Smith filed her EEOC complaint alleging discrimination on November 17, 2005. She immediately notified Jankowski about the complaint that same day. Smith’s personnel file, which was produced and paginated by Xerox as part of this litigation, shows a fax cover sheet dated November 29, 2005, immediately preceding the written request for Smith’s termination. Smith argues that this document shows Xerox began the termination process only days after the EEOC charge. Xerox argues that there are two identical copies of the November 29, 2005 fax cover sheet in Smith’s file. It contends that the copy preceding the termination request was simply an additional copy that was placed out of order in the file. It also contends that the termination request shows that it was made in January 2006 after Smith’s probation ended.
The exact nature of the fax transmittal form is unclear because of several inconsistencies on the face of the document and in the record. Xerox is correct that the first page of the termination form is stamped as received on January 4, 2006. The form is dated as signed by Villa on that date and by Jankowski on January 3, 2006. The bottom of the last page of the form contains fax transmittal information showing a fax date of January 4, 2006. This transmittal information is missing from the bottom of the first page of the form, however, leaving one to wonder how or when the first page was transmitted. Xerox is incorrect that the two fax cover sheets that are dated on November 29, 2005, are identical, as a close inspection reveals otherwise.[ 9 ] We are unable to conclude whether the November 29, 2005 fax cover sheet transmitted the termination request. We are able to say, however, that the two cover sheets were written at different times with the same date, and the exhibit confusion is left for the jury to resolve. See Boeing Co. v. Shipman.[ 10 ]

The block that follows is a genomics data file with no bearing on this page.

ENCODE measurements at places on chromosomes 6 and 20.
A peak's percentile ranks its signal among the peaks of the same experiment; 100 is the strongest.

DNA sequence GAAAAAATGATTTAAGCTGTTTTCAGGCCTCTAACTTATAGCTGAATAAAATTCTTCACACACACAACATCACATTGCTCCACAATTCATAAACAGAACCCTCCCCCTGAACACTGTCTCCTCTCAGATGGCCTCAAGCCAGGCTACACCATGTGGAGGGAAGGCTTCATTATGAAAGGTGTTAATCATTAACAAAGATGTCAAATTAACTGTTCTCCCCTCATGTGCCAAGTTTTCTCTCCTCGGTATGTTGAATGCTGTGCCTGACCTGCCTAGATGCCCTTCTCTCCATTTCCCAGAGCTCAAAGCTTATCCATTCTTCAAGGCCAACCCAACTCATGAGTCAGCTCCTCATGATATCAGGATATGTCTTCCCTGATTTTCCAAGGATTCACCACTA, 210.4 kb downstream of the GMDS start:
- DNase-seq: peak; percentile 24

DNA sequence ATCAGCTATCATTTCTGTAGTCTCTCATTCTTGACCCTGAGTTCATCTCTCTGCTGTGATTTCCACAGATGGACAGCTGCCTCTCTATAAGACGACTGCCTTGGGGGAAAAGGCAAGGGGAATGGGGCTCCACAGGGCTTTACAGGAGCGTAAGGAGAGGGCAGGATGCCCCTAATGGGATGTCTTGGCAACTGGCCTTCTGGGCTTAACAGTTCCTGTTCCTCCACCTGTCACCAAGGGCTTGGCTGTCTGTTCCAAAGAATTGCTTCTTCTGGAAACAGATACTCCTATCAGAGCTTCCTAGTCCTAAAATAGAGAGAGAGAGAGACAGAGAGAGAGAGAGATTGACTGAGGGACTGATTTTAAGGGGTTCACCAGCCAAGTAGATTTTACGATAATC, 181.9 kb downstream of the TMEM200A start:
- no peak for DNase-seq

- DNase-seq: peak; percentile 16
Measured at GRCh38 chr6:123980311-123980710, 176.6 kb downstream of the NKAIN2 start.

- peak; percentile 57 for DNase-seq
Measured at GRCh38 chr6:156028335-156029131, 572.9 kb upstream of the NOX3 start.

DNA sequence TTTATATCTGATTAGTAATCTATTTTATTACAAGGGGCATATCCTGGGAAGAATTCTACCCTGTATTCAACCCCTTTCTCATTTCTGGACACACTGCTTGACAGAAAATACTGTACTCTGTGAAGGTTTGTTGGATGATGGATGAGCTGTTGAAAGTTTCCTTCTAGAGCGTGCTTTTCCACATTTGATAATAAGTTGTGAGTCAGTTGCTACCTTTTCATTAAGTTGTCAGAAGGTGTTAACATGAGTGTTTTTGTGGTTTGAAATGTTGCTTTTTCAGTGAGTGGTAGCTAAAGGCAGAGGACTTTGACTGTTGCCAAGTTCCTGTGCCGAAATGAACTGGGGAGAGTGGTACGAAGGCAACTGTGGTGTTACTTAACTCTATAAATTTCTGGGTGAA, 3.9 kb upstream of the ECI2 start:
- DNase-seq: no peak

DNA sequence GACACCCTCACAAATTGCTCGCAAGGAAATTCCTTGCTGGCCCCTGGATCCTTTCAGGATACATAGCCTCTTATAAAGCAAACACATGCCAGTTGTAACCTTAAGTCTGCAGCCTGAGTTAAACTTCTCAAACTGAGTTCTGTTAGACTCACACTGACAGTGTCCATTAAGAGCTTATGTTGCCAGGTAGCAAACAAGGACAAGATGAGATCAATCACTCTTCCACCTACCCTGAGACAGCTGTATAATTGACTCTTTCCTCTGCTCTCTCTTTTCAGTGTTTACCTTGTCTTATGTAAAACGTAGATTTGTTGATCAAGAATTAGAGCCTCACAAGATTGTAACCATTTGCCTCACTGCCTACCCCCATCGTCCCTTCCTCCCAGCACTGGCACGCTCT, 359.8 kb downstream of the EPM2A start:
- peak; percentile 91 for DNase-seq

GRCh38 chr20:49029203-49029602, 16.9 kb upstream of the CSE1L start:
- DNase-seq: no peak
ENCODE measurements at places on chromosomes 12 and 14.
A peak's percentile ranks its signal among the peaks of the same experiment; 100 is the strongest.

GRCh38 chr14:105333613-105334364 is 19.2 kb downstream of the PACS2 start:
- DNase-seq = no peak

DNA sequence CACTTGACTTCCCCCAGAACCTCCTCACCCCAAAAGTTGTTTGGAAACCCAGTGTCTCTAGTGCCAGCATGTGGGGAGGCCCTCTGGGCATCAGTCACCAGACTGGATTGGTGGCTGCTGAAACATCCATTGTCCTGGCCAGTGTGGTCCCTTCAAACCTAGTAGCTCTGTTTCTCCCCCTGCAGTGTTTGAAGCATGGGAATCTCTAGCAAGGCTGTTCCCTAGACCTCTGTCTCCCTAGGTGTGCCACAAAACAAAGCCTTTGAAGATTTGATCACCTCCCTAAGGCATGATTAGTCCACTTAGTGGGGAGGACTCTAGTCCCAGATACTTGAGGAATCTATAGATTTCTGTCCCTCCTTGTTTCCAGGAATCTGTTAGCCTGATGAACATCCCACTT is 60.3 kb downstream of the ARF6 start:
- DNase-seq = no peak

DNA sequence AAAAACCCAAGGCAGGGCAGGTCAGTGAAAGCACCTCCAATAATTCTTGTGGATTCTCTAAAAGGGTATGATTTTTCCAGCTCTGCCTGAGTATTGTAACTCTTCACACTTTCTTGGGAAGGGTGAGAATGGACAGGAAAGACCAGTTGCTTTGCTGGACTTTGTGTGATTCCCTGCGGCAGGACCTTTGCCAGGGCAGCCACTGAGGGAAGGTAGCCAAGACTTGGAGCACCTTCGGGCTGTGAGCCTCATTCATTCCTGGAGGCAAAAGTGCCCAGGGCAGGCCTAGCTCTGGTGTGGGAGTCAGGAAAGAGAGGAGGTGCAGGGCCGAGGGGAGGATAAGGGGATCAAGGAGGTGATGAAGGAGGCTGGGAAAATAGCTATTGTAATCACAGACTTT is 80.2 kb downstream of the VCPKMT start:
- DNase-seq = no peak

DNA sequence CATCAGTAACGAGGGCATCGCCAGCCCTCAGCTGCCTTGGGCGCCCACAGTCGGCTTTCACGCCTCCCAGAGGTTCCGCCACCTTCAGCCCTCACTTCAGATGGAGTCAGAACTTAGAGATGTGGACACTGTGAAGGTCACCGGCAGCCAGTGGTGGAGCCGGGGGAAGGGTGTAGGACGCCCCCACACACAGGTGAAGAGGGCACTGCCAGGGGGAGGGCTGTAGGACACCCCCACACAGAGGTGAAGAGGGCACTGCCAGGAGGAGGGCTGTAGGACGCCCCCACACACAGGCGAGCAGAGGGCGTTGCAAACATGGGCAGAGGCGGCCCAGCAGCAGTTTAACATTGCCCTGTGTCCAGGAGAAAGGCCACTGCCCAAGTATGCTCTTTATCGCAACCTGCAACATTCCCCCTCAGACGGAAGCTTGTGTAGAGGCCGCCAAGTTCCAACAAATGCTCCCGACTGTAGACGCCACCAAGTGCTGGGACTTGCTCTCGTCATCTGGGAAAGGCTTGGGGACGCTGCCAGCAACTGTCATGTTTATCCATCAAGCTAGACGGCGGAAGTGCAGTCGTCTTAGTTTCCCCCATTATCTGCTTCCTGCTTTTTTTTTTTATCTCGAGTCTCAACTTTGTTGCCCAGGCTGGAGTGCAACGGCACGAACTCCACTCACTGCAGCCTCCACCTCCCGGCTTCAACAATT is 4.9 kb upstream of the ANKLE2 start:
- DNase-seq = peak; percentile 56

Within a matter of only weeks from Smith’s EEOC charge, Jankowski issued a letter of concern to Smith for allegedly making false claims on two expense reports. Smith claimed reimbursement for a car wash of a company vehicle, even though the receipt turned out to be for her personal vehicle, and she claimed reimbursement for mileage driven for company purposes even though she had also taken a vacation day for that date. The evidence, again viewed in the light most favorable to Smith, was that this letter could support a charge of expense account fraud, a serious accusation that could be reported to corporate security. As it turned out, Smith had a reasonable explanation for the claimed expenses. The car wash was apparently a simple mistake, and the mileage request was arguably compensable.[ 11 ] However, rather than seek Smith’s explanation for the expenses, Jankowski issued the letter of concern chastising Smith for her actions.
Most damaging to Xerox with respect to this letter was the testimony of Joe Villa, the human resources manager. Villa testified that before Jankowski issued such a letter of concern he should have spoken to Smith to obtain her explanation and he should have sought the participation of the human resources department. Villa agreed on direct examination that Jankowski did not do so. Smith also presented Villa’s deposition testimony about the letter of concern, in which he agreed that if Jankwoski issued the letter without speaking to Smith it would look like Jankowski was lashing out or retaliating against Smith. Villa’s testimony was tantamount to an admission of retaliation.[ 12 ]